Patient recruitment is one of the most difficult challenges faced when running clinical trials, and is particularly acute in oncology trials. A considerably low number of 3 percent of potential patients volunteer to participate in oncology clinical trials. The difficulty in recruitment can cause overall delays to such trials. Currently less than 20 percent of studies are on-time, meaning the majority of the trials fail to meet initial plans and expectations. There are many reasons why patient recruitment remains a challenge:

  • Awareness of Clinical Trials – Lack of awareness is one of the foremost reasons patient recruitment is an obstacle. Awareness has risen over the last few years, however, it is still very low and not often discussed with patients at the right time of treatment.
  • Misconceptions about Oncology Studies – There are many misconceptions with oncology trials, such as the occurrence of a serious adverse event. Many potential patients also have the mistaken belief, oncology trials are only appropriate when all forms of treatment have been tried and tested. The misconceptions surrounding oncology trials come down to low awareness of the details of the trial, as well as a vague understanding about the overall conduct of the trial.
  • Patient-centric Oncology Trials are more popular – While designing the technical components of clinical studies, it can often be forgotten the first point of interaction between a patient and a sponsor company is a clinical trial. The outcome can cause an unnecessary burden on patients already in a challenging situation. As a result, this can lead to unhappy patients, low recruitment and high dropout rates.

Furthermore, a lack of focus on the patients throughout the trial can be a negative point to deter them from participating. The aim of a patient-centric clinical trial is to provide a convenient and pleasant journey for the patient, which lessens the burden of participation.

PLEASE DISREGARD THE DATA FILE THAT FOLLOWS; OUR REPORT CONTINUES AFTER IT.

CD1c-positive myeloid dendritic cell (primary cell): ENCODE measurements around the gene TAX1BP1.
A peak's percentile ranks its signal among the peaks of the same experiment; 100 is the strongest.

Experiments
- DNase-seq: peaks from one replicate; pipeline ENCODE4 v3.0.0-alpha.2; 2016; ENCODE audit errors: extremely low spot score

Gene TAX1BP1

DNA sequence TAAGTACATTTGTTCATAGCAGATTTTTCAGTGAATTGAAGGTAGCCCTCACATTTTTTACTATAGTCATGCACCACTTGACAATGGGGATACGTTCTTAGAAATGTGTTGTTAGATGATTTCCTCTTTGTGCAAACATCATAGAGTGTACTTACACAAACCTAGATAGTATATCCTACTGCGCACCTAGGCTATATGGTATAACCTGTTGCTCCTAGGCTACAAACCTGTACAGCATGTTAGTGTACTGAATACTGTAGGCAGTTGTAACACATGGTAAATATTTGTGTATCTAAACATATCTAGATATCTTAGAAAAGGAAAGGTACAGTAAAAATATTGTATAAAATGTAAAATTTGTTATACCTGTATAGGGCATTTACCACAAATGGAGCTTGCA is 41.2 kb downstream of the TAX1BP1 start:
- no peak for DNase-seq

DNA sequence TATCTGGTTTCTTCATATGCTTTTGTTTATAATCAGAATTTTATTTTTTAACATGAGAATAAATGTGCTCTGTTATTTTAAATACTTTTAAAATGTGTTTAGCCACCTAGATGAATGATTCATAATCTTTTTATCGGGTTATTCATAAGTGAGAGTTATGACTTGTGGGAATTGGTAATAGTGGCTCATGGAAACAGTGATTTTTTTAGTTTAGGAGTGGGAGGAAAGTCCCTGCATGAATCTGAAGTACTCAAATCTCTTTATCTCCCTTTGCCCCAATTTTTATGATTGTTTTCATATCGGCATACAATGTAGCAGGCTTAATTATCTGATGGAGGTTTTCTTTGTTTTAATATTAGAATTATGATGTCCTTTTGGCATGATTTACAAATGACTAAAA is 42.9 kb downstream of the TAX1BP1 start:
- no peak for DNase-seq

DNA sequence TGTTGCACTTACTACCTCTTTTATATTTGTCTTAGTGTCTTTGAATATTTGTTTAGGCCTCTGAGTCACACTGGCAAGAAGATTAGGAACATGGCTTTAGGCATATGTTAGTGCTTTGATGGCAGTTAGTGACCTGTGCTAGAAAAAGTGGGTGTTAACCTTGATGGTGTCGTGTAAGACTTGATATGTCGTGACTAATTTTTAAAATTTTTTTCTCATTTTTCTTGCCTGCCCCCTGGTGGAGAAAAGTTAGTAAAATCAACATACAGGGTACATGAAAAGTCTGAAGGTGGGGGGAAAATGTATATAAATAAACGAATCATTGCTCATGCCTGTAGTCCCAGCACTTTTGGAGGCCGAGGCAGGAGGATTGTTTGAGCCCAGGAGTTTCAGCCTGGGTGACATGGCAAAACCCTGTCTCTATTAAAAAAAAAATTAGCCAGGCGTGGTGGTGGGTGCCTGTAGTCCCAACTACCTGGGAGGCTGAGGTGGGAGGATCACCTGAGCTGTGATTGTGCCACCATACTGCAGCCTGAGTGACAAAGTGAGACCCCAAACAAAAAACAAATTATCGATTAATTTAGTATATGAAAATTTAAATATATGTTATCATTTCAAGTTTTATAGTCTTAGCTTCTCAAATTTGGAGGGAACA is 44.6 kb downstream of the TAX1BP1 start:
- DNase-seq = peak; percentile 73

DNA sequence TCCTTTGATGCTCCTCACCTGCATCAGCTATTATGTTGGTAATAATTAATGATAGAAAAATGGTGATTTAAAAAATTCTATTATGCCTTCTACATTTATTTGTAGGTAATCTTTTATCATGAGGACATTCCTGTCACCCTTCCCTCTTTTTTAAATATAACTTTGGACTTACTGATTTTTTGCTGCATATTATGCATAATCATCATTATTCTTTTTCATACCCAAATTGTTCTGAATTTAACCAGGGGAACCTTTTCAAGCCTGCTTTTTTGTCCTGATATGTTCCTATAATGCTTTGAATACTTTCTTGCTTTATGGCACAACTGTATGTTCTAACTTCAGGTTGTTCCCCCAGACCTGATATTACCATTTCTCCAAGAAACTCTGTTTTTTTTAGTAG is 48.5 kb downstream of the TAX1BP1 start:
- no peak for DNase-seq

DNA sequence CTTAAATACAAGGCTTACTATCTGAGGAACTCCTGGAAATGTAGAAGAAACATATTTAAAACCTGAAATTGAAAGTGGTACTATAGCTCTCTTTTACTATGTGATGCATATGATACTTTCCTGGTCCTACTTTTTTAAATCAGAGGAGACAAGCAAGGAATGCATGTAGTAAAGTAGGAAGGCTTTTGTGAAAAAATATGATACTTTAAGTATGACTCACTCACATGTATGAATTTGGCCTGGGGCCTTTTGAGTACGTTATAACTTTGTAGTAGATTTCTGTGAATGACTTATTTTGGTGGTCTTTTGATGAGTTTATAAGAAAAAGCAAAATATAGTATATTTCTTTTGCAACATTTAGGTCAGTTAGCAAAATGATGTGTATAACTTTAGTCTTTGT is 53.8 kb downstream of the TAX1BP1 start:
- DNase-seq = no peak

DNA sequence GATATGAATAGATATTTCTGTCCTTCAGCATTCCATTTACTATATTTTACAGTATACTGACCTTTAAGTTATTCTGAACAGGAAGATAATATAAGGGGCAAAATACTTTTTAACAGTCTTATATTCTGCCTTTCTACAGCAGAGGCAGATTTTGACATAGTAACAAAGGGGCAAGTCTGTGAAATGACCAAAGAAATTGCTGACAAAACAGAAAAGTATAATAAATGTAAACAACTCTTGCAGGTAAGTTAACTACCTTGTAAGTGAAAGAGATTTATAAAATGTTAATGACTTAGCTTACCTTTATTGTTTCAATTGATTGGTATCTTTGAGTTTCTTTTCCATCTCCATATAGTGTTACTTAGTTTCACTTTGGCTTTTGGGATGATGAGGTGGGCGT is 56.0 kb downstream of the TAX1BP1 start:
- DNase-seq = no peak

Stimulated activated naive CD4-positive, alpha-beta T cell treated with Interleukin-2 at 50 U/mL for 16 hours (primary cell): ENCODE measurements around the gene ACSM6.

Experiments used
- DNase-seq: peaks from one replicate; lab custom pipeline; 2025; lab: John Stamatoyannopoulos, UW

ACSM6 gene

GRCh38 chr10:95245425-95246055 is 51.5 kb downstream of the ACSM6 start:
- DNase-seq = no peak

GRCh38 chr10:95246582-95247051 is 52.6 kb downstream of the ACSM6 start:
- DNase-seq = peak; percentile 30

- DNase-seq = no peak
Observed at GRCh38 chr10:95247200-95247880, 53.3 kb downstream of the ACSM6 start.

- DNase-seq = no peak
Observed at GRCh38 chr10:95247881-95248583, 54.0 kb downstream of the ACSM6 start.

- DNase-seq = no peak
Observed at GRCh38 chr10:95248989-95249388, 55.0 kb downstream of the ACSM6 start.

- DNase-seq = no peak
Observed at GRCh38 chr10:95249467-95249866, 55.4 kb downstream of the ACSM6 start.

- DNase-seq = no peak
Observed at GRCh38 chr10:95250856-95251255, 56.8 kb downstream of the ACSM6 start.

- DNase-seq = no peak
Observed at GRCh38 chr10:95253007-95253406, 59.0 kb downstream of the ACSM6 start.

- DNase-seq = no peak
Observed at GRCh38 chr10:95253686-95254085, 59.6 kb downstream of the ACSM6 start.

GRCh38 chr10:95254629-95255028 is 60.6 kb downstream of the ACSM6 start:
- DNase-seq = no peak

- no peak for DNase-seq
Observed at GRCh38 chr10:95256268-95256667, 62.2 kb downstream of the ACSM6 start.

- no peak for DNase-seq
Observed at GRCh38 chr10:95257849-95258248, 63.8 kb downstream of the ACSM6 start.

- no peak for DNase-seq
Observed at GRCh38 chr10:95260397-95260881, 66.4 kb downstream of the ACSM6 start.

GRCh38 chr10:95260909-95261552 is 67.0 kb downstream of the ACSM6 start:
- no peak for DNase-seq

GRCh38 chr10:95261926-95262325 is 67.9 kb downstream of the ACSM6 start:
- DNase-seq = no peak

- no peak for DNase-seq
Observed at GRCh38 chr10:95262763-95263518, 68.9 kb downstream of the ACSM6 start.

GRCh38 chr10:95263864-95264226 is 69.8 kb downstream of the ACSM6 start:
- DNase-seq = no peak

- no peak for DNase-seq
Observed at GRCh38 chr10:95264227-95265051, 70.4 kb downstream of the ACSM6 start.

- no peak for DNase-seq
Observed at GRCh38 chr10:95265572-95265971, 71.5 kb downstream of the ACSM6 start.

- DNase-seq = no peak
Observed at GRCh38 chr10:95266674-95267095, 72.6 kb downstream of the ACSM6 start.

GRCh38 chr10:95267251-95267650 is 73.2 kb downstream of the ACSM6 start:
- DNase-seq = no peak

• Finding the Right Patients – Recruiting the right patients in oncology is particularly difficult, as patients need to be eligible for the trial. While the patients need to be diagnosed with cancer, they cannot be too ill to complete the entire duration of the study.

Evidently, patient recruitment is a huge problem within oncology trials. However, there are ways to tackle this. The phenomenon that is social media has become a powerful communication tool and is increasingly being used within the clinical trial space. Does the practice of using social media as a tool to recruit patients really work, or is it just another example of an insufficient process?

Harness the Power of Social Media

Social media channels are particularly effective in grabbing the attention of individuals and are a solution to overcome the challenges of patient recruitment. The average person checks social media 17 times a day. During this time, they are browsing on social media and may also seek information about and/or support for their disease. Using one opportunity of 17 daily check-ins to reach potential patients with clear and actionable information is very possible.

Social media is a solution that enables efficient targeting, is measurable, and provides actionable education, as well as accurate demographic and user disposition. While using it to recruit patients, social media can also act as an opportunity to promote the trial. Communication with patients is key when interacting online. For clinical trial sponsors, a patient communication strategy must vary by geography in order to reflect the cultural differences between regions.

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Patient Retention Complications – Could Home Nursing be the Answer?

Now that you have recruited participants it can often be a challenge to get patients to return to the study through follow up. Patients usually fall very sick and are unable to travel to the study site resulting in the trial not reaching its endpoint and incomplete data.

Home nursing is the predominant solution to tackle this obstacle. Home nursing can reduce the risk of patient dropouts by bringing the study to the patient’s home, which removes the requirement of travelling to a trial site. Protocol-specific training, customized visit materials, and a severe quality control process that meets all study requirements is however necessary to conduct successful in-home visits.

Good communication with patients can also tackle this problem. Text messaging is now a widely used tool to communicate with patients. Incorporating this into the trial process to notify and gain updates on patients’ conditions can increase retention rates.

Although patient recruitment and retention can be seen as problematic, particularly in the oncology trial field, there are solutions. With the rise of social media, it is a tool that can be integrated to both recruit and retain patients. While a home nursing situation for patients can be complex logistically to organize, if incorporated into a study, the retention rate of patients can increase.



1. Improving Standards of Patient Recruitment and Retention in Clinical Trials,

2. How to Maximize Patient Recruitment in Oncology Trials,